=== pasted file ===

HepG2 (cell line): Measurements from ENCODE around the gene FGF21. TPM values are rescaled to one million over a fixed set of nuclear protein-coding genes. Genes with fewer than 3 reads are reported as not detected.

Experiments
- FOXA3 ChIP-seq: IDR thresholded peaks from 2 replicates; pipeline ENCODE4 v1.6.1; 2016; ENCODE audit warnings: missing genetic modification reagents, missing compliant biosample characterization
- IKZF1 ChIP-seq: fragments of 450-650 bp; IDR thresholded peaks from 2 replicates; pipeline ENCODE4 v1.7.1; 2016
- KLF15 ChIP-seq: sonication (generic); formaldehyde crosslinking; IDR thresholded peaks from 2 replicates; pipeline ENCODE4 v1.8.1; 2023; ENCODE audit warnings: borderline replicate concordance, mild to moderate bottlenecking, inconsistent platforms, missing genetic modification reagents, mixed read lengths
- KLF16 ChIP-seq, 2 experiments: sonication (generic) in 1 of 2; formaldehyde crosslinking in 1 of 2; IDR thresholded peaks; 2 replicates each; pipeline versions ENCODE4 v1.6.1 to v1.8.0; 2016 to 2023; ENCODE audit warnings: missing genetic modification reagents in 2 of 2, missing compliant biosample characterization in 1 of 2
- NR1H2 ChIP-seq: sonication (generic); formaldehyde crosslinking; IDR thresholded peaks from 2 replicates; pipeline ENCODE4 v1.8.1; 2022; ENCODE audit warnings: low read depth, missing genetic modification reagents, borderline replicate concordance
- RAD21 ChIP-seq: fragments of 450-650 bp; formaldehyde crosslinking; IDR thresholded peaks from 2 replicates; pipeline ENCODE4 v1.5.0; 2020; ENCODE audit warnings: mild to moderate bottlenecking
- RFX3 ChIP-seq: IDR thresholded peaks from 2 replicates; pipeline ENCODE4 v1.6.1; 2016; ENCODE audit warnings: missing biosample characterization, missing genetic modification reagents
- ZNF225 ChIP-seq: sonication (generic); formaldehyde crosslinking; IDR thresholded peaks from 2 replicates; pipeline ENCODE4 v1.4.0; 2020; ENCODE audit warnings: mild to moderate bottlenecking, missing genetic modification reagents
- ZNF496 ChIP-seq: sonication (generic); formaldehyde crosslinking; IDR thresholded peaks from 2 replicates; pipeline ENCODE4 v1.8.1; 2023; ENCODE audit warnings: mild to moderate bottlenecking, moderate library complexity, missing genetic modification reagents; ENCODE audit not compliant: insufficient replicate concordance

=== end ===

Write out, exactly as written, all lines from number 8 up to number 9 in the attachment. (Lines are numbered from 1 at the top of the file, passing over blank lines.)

- RAD21 ChIP-seq: fragments of 450-650 bp; formaldehyde crosslinking; IDR thresholded peaks from 2 replicates; pipeline ENCODE4 v1.5.0; 2020; ENCODE audit warnings: mild to moderate bottlenecking
- RFX3 ChIP-seq: IDR thresholded peaks from 2 replicates; pipeline ENCODE4 v1.6.1; 2016; ENCODE audit warnings: missing biosample characterization, missing genetic modification reagents